|Ta-nehisi Coates||We Were Eight Years In Power: An American Tragedy||History, Current Events||This is an outstanding presentation of a key aspect of the last 450 years on the North American continent, the oppression of the Blacks. Wonderful writing. The parts about Barack and Michelle Obama illustrate how different BHO's upbringing was compared to Blacks generally an how similar M. Obama's experiences were to many other Blacks. It has a detailed explanation about the serial oppression of blacks over time by force and law, an oppression that continues today (Example: Ferguson Missouri). A must-read for everyone in the US. What should be done? Reparations.|
|Howard Zinn||A People's History of the United States||History||History books commonly ignore much of the impact of the past on ordinary people. Howard Zinn, history professor at Boston University decided (at his retirement) that this was a vital topic that needed covering. This 700 page book is the result. It covers about 400 years of history of the Americas. It will completely change your view of US history in several ways. One critical thing: every important improvement in people's lives (meaning every step along the long road to someday implement what the US Constitution promises) is the result of protest movements, not of calm reasoning. Protest movements work. Everyone living in the US should read it. Others may find it illuminating too.|
|Chris Hayes||A Colony in a Nation||History,Justice||The colonies here are the areas where non-whites are forced into cohesive areas to live (by housing and lending practices) while the white power structure retains control (political and police control). There are examples in every major US city. Ferguson, Missouri is an example. There are many more examples. Hayes describes how the white power structure keeps non-whites 'under control' with laws and police and jails. He debunks the most popular explanation of the fall in crime since 1992 (broken windows). He clarifies how the system conflates 'disorderly' with 'criminal'. And clarifies what the 'criminal justice' system really does in the colonies (hint: the mission is not to protect the citizens of a colony). He does not prescribe solutions to the hard problems.|
|Edmund Fawcett||Liberalism: The Life of an Idea||Philosophy, History||Liberalism is fundamentally misunderstood in the US and this book informs on its real meaning and history. The idea was born about 1830. Fawcett says, in the Preface "Liberalism as I take it here was a search for an ethically acceptable order of human progress among civic equals without recourse to undue power." But you have to read the book to understand the history of liberalism and indeed, the meaning of liberalism. You will not find a genuine definition of Liberalism in the main-stream media. You will find one in this book.|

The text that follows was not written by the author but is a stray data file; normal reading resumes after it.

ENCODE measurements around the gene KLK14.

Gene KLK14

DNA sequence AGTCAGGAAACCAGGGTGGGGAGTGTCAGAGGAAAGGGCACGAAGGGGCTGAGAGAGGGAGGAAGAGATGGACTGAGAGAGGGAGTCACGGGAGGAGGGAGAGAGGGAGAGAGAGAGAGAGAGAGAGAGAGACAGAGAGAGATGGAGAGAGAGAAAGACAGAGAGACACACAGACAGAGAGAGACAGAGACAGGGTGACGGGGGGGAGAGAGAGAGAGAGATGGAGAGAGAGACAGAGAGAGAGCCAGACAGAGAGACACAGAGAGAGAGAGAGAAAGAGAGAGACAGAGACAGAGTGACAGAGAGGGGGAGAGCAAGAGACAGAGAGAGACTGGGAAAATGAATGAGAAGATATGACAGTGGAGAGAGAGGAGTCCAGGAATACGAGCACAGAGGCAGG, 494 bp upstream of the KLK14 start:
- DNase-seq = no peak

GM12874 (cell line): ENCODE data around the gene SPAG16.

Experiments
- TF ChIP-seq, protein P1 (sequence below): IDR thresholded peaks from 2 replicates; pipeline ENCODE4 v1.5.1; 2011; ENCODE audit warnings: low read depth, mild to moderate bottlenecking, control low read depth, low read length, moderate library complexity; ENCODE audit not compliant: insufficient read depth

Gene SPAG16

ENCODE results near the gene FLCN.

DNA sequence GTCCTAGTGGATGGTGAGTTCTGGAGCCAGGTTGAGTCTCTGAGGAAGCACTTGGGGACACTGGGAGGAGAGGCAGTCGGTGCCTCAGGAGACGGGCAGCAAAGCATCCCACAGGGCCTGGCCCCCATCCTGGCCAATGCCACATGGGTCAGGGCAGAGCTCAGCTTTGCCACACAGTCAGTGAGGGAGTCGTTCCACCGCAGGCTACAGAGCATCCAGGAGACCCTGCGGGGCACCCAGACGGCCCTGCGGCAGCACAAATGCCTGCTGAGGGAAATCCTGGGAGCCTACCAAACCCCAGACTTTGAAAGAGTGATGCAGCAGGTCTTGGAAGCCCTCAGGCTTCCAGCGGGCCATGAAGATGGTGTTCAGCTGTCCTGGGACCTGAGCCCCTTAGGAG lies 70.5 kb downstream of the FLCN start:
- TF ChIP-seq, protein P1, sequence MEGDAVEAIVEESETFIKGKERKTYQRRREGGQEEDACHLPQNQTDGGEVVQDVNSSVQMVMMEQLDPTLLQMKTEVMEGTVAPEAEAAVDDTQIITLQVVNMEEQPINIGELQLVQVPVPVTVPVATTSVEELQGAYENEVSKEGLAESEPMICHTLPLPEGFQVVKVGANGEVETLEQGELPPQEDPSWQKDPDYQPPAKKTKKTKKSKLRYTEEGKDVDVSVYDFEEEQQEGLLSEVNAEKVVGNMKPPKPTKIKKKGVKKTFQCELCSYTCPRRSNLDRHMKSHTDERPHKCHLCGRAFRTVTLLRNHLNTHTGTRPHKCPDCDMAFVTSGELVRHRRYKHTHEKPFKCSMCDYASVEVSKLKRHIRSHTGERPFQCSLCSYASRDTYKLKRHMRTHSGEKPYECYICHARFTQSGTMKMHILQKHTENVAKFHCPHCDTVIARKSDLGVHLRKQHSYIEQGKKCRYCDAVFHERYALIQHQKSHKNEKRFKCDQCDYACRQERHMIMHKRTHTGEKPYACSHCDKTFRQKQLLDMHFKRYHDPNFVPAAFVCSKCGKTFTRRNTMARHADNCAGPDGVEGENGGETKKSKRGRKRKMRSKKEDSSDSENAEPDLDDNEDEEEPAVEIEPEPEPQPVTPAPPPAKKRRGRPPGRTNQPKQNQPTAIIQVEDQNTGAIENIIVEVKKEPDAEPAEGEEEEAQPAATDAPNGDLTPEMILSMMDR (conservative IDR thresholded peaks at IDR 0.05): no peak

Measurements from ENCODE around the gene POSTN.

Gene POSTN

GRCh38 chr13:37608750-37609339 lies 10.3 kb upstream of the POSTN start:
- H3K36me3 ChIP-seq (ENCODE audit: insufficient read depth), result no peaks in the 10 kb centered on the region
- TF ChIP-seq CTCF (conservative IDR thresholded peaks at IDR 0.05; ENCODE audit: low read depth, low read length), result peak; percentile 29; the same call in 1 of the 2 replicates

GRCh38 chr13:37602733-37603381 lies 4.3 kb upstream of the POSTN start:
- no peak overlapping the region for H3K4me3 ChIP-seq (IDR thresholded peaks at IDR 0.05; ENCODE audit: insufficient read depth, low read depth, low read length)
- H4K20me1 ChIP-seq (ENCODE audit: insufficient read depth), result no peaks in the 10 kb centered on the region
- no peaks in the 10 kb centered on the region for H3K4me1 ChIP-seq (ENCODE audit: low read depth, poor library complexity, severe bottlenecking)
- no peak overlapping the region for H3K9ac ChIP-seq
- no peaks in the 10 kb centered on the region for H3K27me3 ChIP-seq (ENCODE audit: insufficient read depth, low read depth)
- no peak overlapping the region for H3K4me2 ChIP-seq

|J.D. Vance||Hillbilly Elegy, A Memoir of a Family and Culture in Crisis||History||It makes the situation in much of the U.S. with people of Scots-Irish descent understandable. J.D. Vance grew up in that culture but with help from others (including family) grew out of the culture trap (while retaining his love of the people). A must read if you want to understand an important part of current politics. These are people who need help but who will resist changing and resist help. He struggles with the culture trap and some things people say force him to struggle with a strong impulse to simply beat the speaker to a pulp as that is what people do in that culture. Do not insult his mother even in jest, it is both gross (in modern conversation) and dangerous (to the speaker's health and well-being). Note that Vance downplays the importance of the federal dollars going to help people there. He makes something of the people cheating on Food Stamps to buy drugs but no credit to the government for providing the Food Stamps. Nor does he give the government credit for creating the schools, roads, etc that underpin his personal achievements. The dollars that helped him at crucial times in his childhood are just 'vague old-age payments' to his grandmother. Such omissions take nothing from his laudable accomplishments, but one does need to take a wider view, as a reader.|